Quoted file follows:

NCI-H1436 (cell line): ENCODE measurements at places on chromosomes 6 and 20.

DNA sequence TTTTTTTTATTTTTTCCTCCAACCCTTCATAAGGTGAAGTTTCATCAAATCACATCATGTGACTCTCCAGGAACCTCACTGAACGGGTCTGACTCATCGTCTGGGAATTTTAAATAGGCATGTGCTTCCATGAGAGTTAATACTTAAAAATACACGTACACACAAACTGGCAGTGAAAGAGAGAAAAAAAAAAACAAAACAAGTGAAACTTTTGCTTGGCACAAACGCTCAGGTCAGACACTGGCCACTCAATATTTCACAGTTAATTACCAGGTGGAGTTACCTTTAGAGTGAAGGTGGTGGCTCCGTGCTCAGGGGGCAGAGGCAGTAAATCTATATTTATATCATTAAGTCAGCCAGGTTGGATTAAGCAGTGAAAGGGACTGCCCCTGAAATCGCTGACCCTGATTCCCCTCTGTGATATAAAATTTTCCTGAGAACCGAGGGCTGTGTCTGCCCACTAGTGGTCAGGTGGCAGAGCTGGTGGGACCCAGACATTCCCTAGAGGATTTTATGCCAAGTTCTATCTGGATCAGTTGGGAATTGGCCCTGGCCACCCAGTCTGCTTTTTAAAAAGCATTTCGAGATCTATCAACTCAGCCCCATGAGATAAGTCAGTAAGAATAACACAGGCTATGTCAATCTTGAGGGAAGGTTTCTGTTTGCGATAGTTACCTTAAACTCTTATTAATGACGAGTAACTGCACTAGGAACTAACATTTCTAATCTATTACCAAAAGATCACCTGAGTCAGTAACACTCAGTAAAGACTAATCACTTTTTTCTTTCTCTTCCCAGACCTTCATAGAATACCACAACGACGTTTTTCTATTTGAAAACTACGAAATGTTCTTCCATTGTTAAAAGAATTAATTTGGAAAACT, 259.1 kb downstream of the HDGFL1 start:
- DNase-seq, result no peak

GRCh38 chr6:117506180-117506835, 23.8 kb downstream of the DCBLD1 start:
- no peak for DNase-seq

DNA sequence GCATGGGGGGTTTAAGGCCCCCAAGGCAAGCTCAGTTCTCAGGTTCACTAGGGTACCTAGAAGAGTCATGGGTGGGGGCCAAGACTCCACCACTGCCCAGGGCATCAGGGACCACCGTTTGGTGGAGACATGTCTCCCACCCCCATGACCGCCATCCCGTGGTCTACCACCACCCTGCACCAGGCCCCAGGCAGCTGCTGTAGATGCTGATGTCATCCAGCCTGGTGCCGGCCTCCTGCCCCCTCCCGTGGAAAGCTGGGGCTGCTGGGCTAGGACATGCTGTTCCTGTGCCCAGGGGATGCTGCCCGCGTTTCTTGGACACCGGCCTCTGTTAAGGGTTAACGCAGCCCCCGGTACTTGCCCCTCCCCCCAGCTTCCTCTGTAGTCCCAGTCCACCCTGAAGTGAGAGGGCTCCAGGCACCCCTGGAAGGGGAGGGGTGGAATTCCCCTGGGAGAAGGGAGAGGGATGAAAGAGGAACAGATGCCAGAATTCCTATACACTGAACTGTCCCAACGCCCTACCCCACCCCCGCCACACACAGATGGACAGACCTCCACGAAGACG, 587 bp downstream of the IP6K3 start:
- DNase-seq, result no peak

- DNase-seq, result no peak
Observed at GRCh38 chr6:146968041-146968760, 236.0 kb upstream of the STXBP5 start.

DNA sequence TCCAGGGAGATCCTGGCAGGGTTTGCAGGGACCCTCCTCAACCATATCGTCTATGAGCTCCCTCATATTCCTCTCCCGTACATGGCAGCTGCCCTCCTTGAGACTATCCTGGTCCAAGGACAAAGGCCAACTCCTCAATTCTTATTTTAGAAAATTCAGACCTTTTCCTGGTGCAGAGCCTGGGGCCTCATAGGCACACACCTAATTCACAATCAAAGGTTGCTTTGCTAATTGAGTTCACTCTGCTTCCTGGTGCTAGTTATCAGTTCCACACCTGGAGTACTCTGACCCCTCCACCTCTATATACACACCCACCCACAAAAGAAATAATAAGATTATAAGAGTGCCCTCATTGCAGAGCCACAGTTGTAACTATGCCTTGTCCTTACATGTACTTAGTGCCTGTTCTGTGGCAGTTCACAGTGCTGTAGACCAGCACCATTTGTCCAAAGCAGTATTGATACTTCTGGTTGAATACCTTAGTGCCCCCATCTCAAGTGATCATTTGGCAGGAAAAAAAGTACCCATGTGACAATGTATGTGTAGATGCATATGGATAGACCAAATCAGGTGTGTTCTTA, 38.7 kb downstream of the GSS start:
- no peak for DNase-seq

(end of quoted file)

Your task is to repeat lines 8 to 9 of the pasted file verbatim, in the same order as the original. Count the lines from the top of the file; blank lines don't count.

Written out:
- DNase-seq, result no peak
Observed at GRCh38 chr6:146968041-146968760, 236.0 kb upstream of the STXBP5 start.